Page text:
Notice in the upper left corner that you can see where the data were merged.


Using IMGREMAP with MERGE=YES option - Alternate Method

To eliminate the overlap we could create an image that was the eastern half of our base image, remap the GOES-East image into that and then remap the result into the GOES-West image using the MERGE=YES option.

  1. Remap the GOES-West IR image into the base image projection.

    Type: IMGREMAP MYDATA/IMAGES.3011 MYDATA/IMAGES.3010 SMOOTH=YES

  2. Use IMGLIST to find the size of the base image.

    Type: IMGLIST MYDATA/IMAGES.3010 FORM=BAND

    IMGLIST MYDATA/IMAGES.3010 FORM=BAND                                                        
    Image file directory listing for:MYDATA/IMAGES
     Pos Satellite/         Date       Time      Center      Res (km)   Image_Size
         sensor                                 Lat  Lon    Lat   Lon
     --- -------------  ------------  --------  ---- ----  ----- ----- ------------
    3010  TOPOGRAPHY     1 JAN 96001  00:00:00    26  100                         
        Band: 1  No Information Available                   10.0  10.0   592 x 1204
    IMGLIST: done
        
    The image size is 592 x 1204. Our new image will be 592 x 602

  3. Create a new image that is the eastern half of the base image.

    Type: IMGCOPY MYDATA/IMAGES.3010 MYDATA/IMAGES.3013 LINELE=0 602 SIZE=592 602

  4. Remap the GOES-East image into this new projection.

    Type: IMGREMAP MYDATA/IMAGES.3012 MYDATA/IMAGES.3013 SMOOTH=YES

  5. Display the remapped GOES-East image in frame 2. Decrease the resolution by a factor of 2 so it will fit on the screen.

    Type: EG 2;IMGDISP MYDATA/IMAGES.3013 2 MAG=-2 SF=YES

  6. Combine the GOES-East remapped image with the GOES-West remapped image.

    Type: IMGREMAP MYDATA/IMAGES.3013 MYDATA/IMAGES.3010 SMOOTH=YES MERGE=YES

  7. Display the result on frame 4.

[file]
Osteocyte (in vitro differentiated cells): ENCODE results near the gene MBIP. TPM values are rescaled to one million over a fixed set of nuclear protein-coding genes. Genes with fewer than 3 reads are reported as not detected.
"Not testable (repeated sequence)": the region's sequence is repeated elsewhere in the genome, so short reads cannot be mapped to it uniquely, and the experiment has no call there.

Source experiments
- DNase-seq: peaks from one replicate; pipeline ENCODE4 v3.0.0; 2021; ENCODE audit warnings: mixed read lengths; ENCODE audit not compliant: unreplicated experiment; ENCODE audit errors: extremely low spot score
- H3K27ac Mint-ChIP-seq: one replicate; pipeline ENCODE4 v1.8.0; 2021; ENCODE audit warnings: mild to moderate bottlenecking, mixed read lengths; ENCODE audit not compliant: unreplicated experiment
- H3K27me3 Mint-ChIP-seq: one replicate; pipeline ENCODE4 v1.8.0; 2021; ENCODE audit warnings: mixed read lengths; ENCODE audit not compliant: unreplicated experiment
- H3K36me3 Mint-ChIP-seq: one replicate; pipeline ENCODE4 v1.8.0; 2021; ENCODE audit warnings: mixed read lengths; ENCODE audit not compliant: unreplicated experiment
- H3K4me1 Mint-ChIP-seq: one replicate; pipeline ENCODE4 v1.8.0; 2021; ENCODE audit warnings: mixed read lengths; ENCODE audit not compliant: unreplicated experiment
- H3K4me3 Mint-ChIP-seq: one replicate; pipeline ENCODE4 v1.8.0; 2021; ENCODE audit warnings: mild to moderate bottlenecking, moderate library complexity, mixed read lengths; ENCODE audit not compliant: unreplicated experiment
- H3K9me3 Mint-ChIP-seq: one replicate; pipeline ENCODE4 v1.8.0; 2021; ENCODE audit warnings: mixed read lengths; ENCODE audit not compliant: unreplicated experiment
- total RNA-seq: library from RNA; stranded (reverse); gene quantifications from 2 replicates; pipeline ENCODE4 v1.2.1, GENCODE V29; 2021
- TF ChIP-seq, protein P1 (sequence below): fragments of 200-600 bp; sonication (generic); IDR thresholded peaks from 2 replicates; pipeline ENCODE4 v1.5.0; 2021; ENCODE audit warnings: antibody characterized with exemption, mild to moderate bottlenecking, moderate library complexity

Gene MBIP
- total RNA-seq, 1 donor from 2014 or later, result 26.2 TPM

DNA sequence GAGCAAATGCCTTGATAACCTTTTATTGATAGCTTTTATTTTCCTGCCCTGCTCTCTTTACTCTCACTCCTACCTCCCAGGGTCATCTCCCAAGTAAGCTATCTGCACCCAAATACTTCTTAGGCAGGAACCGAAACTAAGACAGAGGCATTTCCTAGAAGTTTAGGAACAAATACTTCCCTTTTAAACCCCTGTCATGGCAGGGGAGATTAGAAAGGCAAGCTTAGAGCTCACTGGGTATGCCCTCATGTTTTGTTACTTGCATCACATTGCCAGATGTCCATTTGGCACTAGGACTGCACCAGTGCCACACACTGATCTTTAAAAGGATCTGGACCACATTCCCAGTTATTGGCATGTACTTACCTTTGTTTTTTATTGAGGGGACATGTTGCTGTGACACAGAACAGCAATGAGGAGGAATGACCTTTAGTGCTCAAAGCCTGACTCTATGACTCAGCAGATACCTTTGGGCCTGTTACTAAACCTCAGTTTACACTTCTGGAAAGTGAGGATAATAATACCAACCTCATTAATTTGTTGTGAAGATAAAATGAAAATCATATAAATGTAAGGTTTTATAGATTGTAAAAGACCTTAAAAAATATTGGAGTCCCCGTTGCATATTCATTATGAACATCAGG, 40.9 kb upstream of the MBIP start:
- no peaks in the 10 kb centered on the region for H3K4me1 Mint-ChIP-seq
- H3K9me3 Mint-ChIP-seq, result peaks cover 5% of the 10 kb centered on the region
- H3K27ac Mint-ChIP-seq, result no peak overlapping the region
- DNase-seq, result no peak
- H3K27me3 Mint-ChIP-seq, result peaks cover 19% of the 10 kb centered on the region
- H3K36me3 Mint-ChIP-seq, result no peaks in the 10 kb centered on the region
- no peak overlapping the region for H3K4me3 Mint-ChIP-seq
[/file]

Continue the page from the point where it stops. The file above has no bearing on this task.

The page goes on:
Type: EG 4;IMGDISP MYDATA/IMAGES.3010 4 LATLON=30 100 EU=IMAGE SF=YES

  8. Loop between the two composite images.

    Type: LB 3 4;DR 4
    Press: Alt L

    Notice that the clouds over the Gulf of Alaska are better defined because they are not on the edge of the GOES-East view.

    QUESTION: Why to the clouds appear to shift eastward between the first image and the second?

There are a multitude of ways that this compositing can be done in addition to simple remapping. You could use the IMGOPER command to combine two remapped images that corresponded to the two halves (east/west) of the base image. You could use the IMGFILT command to create a mask of portions of the images and then use IMGOPER to combine them. In any of these cases, the commands can be put together into a McIDAS BATCH file or McBASI script to provide a quick method for creating the composites on the fly. Examples of these are:


Spinning Globe

The navigation (projection) of a McIDAS image is defined by the navigation block of the AREA file. The navigation block of a Meteosat image (MSAT) has one of the simplest navigation definitions. The benefit of this simple navigation is that you can change one of the parameters (longitude of the sub-satellite point) to reposition the "view" of the image. This makes it very easy to create multiple views of the earth, from which you can create a spinning globe. Indeed, this is how the topography image used as the base map in the previous examples was created.

Imagery Needed:

The Western Hemisphere topography image (TOPO/WHEMI) is a full disk image that uses the Meteosat (MSAT) navigation. This image has a sub-satellite longitude of 100 West longitude.
  1. Copy the Western hemisphere topography image to position 3000 of your local MYDATA/IMAGES dataset. Because the size of this image is larger than the screen, reduce the resolution by a factor of 3 so it will fit within a 640 x 480 screen: